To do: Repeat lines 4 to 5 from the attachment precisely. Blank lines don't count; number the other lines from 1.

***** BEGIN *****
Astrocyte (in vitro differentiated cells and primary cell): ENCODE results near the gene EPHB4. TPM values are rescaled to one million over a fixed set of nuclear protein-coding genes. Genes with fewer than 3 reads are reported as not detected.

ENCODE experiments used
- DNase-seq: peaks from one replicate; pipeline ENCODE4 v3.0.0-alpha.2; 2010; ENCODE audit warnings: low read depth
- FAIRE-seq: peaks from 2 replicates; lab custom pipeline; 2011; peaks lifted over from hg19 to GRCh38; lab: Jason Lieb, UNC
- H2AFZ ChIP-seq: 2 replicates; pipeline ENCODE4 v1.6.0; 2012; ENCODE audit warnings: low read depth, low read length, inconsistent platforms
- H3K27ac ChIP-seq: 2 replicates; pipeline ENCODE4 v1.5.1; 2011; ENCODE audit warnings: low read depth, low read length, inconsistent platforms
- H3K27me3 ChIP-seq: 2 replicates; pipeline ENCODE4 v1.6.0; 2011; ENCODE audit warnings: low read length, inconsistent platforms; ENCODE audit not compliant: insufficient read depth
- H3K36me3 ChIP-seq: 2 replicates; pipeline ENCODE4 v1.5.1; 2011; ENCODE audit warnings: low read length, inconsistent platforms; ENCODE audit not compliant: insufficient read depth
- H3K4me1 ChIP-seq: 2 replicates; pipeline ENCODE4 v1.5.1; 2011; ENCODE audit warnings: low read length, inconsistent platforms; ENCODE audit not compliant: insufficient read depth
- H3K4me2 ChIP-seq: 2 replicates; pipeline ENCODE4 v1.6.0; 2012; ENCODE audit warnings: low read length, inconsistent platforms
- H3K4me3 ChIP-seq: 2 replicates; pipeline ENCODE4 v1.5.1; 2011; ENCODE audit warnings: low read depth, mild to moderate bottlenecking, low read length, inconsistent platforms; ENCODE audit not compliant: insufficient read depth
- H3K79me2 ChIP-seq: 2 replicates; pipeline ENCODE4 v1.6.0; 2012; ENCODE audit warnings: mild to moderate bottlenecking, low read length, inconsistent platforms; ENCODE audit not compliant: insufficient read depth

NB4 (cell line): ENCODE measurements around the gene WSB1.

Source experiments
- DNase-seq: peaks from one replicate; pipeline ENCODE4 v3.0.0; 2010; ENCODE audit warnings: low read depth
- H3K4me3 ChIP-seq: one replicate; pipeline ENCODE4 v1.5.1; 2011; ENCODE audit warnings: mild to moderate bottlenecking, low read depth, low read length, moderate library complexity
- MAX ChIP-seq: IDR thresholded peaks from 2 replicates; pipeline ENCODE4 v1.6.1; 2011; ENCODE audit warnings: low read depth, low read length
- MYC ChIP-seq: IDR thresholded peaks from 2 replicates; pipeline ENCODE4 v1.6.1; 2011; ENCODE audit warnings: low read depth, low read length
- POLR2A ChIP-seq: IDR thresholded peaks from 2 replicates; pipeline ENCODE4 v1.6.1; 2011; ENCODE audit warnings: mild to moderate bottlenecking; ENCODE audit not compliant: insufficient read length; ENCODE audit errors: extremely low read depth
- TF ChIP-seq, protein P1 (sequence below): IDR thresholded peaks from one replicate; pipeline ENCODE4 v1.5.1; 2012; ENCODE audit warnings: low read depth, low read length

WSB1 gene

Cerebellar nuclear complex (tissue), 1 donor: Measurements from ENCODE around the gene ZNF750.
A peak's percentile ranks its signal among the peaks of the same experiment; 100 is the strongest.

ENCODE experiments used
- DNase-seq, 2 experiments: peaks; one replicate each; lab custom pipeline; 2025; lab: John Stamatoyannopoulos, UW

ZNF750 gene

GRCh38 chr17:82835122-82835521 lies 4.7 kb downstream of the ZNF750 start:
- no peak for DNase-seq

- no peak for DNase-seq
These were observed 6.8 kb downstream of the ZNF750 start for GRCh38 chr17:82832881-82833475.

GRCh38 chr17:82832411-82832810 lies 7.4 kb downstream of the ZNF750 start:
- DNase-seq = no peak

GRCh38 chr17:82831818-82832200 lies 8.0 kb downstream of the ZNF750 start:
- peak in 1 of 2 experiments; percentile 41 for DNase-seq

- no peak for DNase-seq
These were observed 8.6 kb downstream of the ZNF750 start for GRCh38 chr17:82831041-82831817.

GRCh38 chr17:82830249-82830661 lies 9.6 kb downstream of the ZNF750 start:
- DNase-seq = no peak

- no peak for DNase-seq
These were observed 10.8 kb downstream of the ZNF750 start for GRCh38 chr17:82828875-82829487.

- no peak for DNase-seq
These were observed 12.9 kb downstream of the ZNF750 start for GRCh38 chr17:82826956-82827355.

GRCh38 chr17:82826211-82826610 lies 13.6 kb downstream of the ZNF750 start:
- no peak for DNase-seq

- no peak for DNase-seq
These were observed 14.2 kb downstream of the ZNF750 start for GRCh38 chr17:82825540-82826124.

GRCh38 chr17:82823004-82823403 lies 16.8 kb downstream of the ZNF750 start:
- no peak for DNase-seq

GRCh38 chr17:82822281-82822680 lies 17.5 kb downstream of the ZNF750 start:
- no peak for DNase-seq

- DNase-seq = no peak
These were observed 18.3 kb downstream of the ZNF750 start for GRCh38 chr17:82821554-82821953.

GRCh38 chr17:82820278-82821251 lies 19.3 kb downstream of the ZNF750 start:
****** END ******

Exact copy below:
- FAIRE-seq: peaks from 2 replicates; lab custom pipeline; 2011; peaks lifted over from hg19 to GRCh38; lab: Jason Lieb, UNC
- H2AFZ ChIP-seq: 2 replicates; pipeline ENCODE4 v1.6.0; 2012; ENCODE audit warnings: low read depth, low read length, inconsistent platforms